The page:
Explain Plan and PLAN_TABLE$

Someone told me something a few weeks ago that didn’t make sense to me, and it still doesn’t.

Maybe I’m not seeing something obvious or maybe this is a legacy left over from the days before PLAN_TABLE became a synonym for SYS.PLAN_TABLE$ and SYS.PLAN_TABLE$ existed as a global temporary table? As ever, your comments on what follows are most welcome.

The discussion I was involved in regarded GoldenGate and the impact long running transactions were having. The comment that jumped out at me was that running EXPLAIN PLAN left a transaction open. “We’ll that implies that PLAN_TABLE$ is a global temporary table with on commit delete rows.” was my response. This doesn’t necessarily follow, but it was the first reason I could think of why Oracle would not code EXPLAIN PLAN to automatically commit… But, that raised the question (in my head) of, “Why don’t they just define PLAN_TABLE$ with ON COMMIT PRESERVE ROWS and perform a commit as part of EXPLAIN PLAN”. The discussion quickly moved on, but this seemed something worth spending a few minutes confirming…

First things first, I thought I’d better check the “duration” of PLAN_TABLE$

SYSTEM@orcl> select duration from all_tables where owner = 'SYS' and table_name = 'PLAN_TABLE$';



Well, that wasn’t what I was expecting. PLAN_TABLE$ records are persistent for the duration of a session, so why doesn’t EXPLAIN PLAN automatically commit? The best answer I can come up with is that it doesn’t because it just doesn’t. Pathetic, I know.

I can’t imagine that someone would start inspecting execution plans, via EXPLAIN PLAN, midway through a transaction, but hey, they might. However, if we have to learn that DDL, gathering statistics, etc perform implicit commits then why not just add EXPLAIN PLAN to that list?

Anyway, here’s a quick demo to stop you feeling you need to verify this for yourself.

Session 1 – Connect to a new session, verify PLAN_TABLE is empty and run EXPLAIN PLAN

20:59:13 MNASH@orcl> conn mnash
Enter password: 
20:59:29 MNASH@orcl> select count(*) from plan_table;


20:59:37 MNASH@orcl> explain plan for select * from t;


20:59:50 MNASH@orcl> 

Session 2 – Query v$session and v$transaction to verify that there is a transaction open

20:58:57 SYSTEM@orcl> l
  1  select username,
  2         sid,
  3         sql_id,
  4         event,
  5         state,
  6         seconds_in_wait
  7    from v$session s
  8       , v$transaction t
  9*  where s.taddr = t.addr
20:59:58 SYSTEM@orcl> /

USERNAME     SID SQL_ID        EVENT                         STATE     SECONDS_IN_WAIT
---------- ----- ------------- ----------------------------- --------- ---------------
MNASH         17 6j5vng1ckm1p2 SQL*Net message from client   WAITING                11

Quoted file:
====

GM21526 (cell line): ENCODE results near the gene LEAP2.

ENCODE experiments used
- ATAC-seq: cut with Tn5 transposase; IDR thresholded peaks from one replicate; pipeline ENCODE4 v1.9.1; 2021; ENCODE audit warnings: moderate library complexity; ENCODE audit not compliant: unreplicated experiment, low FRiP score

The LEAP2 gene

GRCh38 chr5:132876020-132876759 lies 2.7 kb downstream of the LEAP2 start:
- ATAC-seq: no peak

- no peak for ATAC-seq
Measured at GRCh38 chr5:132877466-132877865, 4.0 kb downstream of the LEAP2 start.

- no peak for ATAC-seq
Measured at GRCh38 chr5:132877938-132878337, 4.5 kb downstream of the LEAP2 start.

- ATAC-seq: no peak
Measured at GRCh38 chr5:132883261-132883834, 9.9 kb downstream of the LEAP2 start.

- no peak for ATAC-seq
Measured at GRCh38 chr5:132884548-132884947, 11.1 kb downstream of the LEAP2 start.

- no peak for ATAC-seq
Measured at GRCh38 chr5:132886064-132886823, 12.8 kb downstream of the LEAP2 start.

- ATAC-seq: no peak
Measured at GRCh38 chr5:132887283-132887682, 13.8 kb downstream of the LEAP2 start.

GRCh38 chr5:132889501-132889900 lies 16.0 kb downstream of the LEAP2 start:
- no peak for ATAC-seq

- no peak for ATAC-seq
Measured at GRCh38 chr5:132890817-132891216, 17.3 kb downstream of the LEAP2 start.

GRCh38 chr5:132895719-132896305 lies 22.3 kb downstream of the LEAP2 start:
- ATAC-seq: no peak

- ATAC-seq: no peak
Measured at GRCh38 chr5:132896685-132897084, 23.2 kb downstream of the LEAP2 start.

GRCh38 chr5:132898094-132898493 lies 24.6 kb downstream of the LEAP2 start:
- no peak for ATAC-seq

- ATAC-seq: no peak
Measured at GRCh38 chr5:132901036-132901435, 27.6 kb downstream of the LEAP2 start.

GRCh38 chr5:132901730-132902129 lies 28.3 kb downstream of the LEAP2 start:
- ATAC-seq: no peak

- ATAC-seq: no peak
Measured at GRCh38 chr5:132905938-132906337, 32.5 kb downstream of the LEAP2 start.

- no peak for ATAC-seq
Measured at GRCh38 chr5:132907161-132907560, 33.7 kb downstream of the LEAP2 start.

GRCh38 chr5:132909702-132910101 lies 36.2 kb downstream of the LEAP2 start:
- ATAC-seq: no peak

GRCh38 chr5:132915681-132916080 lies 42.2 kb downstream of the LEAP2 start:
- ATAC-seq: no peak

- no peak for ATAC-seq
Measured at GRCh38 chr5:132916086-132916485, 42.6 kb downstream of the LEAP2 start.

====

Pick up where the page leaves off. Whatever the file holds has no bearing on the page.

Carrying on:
21:00:01 SYSTEM@orcl>

Session 1 – Use DBMS_XPLAN.DISPLAY to view the plan

20:59:50 MNASH@orcl> select * from table(dbms_xplan.display);

Plan hash value: 1601196873

| Id  | Operation         | Name | Rows  | Bytes | Cost (%CPU)| Time     |
|   0 | SELECT STATEMENT  |      |  1161K|   107M|  4697   (1)| 00:00:57 |
|   1 |  TABLE ACCESS FULL| T    |  1161K|   107M|  4697   (1)| 00:00:57 |

8 rows selected.

21:00:16 MNASH@orcl>

Session 2 – Query v$session and v$transaction to verify that there is a transaction open

21:00:01 SYSTEM@orcl> /

USERNAME     SID SQL_ID        EVENT                         STATE     SECONDS_IN_WAIT
---------- ----- ------------- ----------------------------- --------- ---------------
MNASH         17               SQL*Net message from client   WAITING                 6

21:00:22 SYSTEM@orcl>

Session 1 – Commit

21:00:16 MNASH@orcl> commit;

Commit complete.

21:00:33 MNASH@orcl> 

Session 2 – Query v$session and v$transaction to verify that the transaction is closed

21:00:22 SYSTEM@orcl> /

no rows selected

21:00:40 SYSTEM@orcl> 

If the above interested you then have a read of the sections containing “commit” in the EXPLAIN PLAN documentation.


3 thoughts on “Explain Plan and PLAN_TABLE$

  1. If you are doing explain plan on queries which themselves involve temporary tables (esp with dynamic sampling) you definately don’t want a COMMIT prior to the explain, which is what you get with DDL.

    But also remember you don’t HAVE to use the system PLAN_TABLE so you can EXPLAIN PLAN INTO an ‘ON COMMIT DELETE’ temporary table.

    I suspect the reason it doesn’t commit though, is that it doesn’t need to. A DDL (or stats gathering) affects other sessions. They can’t easily leave those open without causing blocking problems

    • Thanks. All good comments.

      The real issue in our case is end users running an explain plan and then carrying on with something else (potentially for hours) not realising that they have an open transaction… I can’t blame them for not knowing that they would have an open transaction as I didn’t know either until this investigation.

      One of the suggested solutions to the “long running transactions” issue was to use a profile with idle_time for non-application accounts… I find myself back in the land of user management and access control šŸ™‚

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